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Welsh Apple Trees

Specialist Mail Order Fruit Tree Nursery

Guide to Rootstocks & Pollination Groups

Rootstocks

The rootstock on which a tree is grown determines it's size, vigour and to some extent it's disease resistance. A tree grown on an M25 rootstock would be well suited to an orchard or very large backgarden and will produce a large yield of fruit on maturity. Trees grown on a more dwarfing rootstock such as the M9 will be smaller and better suited to a small back garden and will fruit sooner but will not live as long as trees grown on the more vigorous rootstocks.

Rootstock Approx Height
at Maturity
First good
crop
Staking/Weed Control
M25
Vigorous
25ft - 30ft 5 - 6 years No staking if planting as a 1 year old tree. 3 years if planting an older tree.
MM106
Semi-Vigorous
10ft - 13ft 3 - 4 years No staking if planted as a 1 year old tree.
M9
Dwarf
6ft - 8ft 2 - 3 years Needs permanent staking and weed control

M25 is a full standard (a traditional orchard tree) and the largest and most vigorous rootstock. Trees grown on an M25 rootstock will grow to about 20ft - 30ft in height. You should expect your first decent crop of fruit from a 5 - 6 year old tree. M25 trees should be spaced 30ft apart to allow room for their very vigorous growth and should be productive for 50 years. Trees grown on the M25 rootstock are commonly used in traditional cider orchards and eventually yield 100kg+ of fruit per tree.

MM106 is a semi vigorous rootstock. Trees grown on MM106 rootstocks will grow to about 10ft - 13ft in height and will require spacing of around 12ft - 15ft feet. You should should expect your first decent crop of apples from a 3 - 4 year old tree. This rootstock is one of the most commonly grown in Wales and is suitable for most sites.

M9 is a dwarfed rootstock and produces a tree that will reach 6ft - 8ft in height and requires spacing of 6ft. The first crop of fruit should come from a 2 - 3 year old tree. The M9 is suitable for small back gardens and will require staking and grass/weed control, it does well against a south facing wall or fence. Most supermarket fruit will have come from trees grown on M9 rootstocks.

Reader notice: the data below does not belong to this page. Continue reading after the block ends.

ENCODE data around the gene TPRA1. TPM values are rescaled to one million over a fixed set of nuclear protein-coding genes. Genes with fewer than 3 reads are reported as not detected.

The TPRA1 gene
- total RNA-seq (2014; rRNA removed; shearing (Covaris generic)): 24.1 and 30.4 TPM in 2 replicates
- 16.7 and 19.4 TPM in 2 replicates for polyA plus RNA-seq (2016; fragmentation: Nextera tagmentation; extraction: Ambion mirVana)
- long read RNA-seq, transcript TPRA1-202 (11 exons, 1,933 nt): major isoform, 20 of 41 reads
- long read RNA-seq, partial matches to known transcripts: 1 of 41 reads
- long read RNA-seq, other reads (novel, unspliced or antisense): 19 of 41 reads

Orchard Planting

The following chart gives some idea of the number of trees grown on each rootstock that can normally be grown per acre, this can be helpful in working out how many trees you would need to plant a given area or how big an area you would need for a given number of trees.

Rootstock Approx. no.
of trees per acre
Spacing between
trees/rows
M25 50 20ft - 30ft
MM106 200 12ft - 15ft
M9 500 6ft

Guide to Pollination Groups

For all apple tree varieties, pollination of its blossom needs to take place in order for it to grow any apples, for this most trees will need a pollination partner (another apple tree). Some varieties are either fully self fertile and are able to pollinate their own blossom or partially self fertile in which case they are able to produce a reduced crop without a pollination partner.

Each variety is allocated a pollination group or number which relates to when the tree is in blossom. To achieve pollination a tree will require a pollination partner from the same group or the group either side of its own pollination group.

Pollination Group No. Pollinates and is pollinated by:
1 pollination groups 1 & 2
2 pollination groups 1, 2 & 3
3 pollination groups 2, 3 & 4
4 pollination groups 3 & 4
Trip. Triploid - is unable to pollinate other trees
SF Self Fertile - is able to pollinate it's own blossom
PSF Partially Self Fertile - can pollinate some of it's own blossom but ideally needs a pollination partner for maximum cropping.

If you need any advice with pollination groups please do not hesitate to contact us for further information and advice.